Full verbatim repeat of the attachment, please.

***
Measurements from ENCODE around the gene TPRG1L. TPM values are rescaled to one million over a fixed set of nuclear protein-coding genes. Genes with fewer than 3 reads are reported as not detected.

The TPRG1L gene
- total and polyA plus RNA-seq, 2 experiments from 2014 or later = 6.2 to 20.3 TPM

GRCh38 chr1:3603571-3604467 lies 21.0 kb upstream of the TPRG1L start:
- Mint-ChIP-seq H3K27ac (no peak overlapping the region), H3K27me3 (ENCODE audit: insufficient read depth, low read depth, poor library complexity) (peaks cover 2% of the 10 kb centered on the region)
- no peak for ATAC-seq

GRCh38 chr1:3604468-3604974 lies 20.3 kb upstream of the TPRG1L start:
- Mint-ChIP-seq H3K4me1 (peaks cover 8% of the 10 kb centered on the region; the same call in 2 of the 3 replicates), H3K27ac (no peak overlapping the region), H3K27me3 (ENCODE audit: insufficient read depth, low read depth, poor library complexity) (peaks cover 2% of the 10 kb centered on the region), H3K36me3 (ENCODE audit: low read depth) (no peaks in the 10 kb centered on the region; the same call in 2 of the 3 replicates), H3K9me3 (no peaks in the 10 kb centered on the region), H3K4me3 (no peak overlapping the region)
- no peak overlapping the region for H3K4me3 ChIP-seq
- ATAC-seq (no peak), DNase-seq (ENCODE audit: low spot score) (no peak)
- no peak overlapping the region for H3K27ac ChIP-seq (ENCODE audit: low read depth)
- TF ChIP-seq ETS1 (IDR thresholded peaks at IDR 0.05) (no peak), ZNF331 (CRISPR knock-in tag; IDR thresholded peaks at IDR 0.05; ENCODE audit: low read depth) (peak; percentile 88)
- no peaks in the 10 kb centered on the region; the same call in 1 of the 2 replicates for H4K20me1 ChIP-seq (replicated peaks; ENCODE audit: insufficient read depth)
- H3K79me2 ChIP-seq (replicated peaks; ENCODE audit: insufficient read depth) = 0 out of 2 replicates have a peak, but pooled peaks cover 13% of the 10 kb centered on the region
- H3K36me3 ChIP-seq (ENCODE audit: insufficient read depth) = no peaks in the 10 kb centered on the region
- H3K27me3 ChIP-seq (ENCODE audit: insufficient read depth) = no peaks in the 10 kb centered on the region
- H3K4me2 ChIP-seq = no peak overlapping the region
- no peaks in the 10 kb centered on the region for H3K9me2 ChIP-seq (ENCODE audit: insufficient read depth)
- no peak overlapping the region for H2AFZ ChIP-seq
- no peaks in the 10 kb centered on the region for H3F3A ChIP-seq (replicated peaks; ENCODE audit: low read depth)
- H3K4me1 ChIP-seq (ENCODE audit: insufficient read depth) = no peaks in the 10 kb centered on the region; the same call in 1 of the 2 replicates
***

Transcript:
Measurements from ENCODE around the gene TPRG1L. TPM values are rescaled to one million over a fixed set of nuclear protein-coding genes. Genes with fewer than 3 reads are reported as not detected.

The TPRG1L gene
- total and polyA plus RNA-seq, 2 experiments from 2014 or later = 6.2 to 20.3 TPM

GRCh38 chr1:3603571-3604467 lies 21.0 kb upstream of the TPRG1L start:
- Mint-ChIP-seq H3K27ac (no peak overlapping the region), H3K27me3 (ENCODE audit: insufficient read depth, low read depth, poor library complexity) (peaks cover 2% of the 10 kb centered on the region)
- no peak for ATAC-seq

GRCh38 chr1:3604468-3604974 lies 20.3 kb upstream of the TPRG1L start:
- Mint-ChIP-seq H3K4me1 (peaks cover 8% of the 10 kb centered on the region; the same call in 2 of the 3 replicates), H3K27ac (no peak overlapping the region), H3K27me3 (ENCODE audit: insufficient read depth, low read depth, poor library complexity) (peaks cover 2% of the 10 kb centered on the region), H3K36me3 (ENCODE audit: low read depth) (no peaks in the 10 kb centered on the region; the same call in 2 of the 3 replicates), H3K9me3 (no peaks in the 10 kb centered on the region), H3K4me3 (no peak overlapping the region)
- no peak overlapping the region for H3K4me3 ChIP-seq
- ATAC-seq (no peak), DNase-seq (ENCODE audit: low spot score) (no peak)
- no peak overlapping the region for H3K27ac ChIP-seq (ENCODE audit: low read depth)
- TF ChIP-seq ETS1 (IDR thresholded peaks at IDR 0.05) (no peak), ZNF331 (CRISPR knock-in tag; IDR thresholded peaks at IDR 0.05; ENCODE audit: low read depth) (peak; percentile 88)
- no peaks in the 10 kb centered on the region; the same call in 1 of the 2 replicates for H4K20me1 ChIP-seq (replicated peaks; ENCODE audit: insufficient read depth)
- H3K79me2 ChIP-seq (replicated peaks; ENCODE audit: insufficient read depth) = 0 out of 2 replicates have a peak, but pooled peaks cover 13% of the 10 kb centered on the region
- H3K36me3 ChIP-seq (ENCODE audit: insufficient read depth) = no peaks in the 10 kb centered on the region
- H3K27me3 ChIP-seq (ENCODE audit: insufficient read depth) = no peaks in the 10 kb centered on the region
- H3K4me2 ChIP-seq = no peak overlapping the region
- no peaks in the 10 kb centered on the region for H3K9me2 ChIP-seq (ENCODE audit: insufficient read depth)
- no peak overlapping the region for H2AFZ ChIP-seq
- no peaks in the 10 kb centered on the region for H3F3A ChIP-seq (replicated peaks; ENCODE audit: low read depth)
- H3K4me1 ChIP-seq (ENCODE audit: insufficient read depth) = no peaks in the 10 kb centered on the region; the same call in 1 of the 2 replicates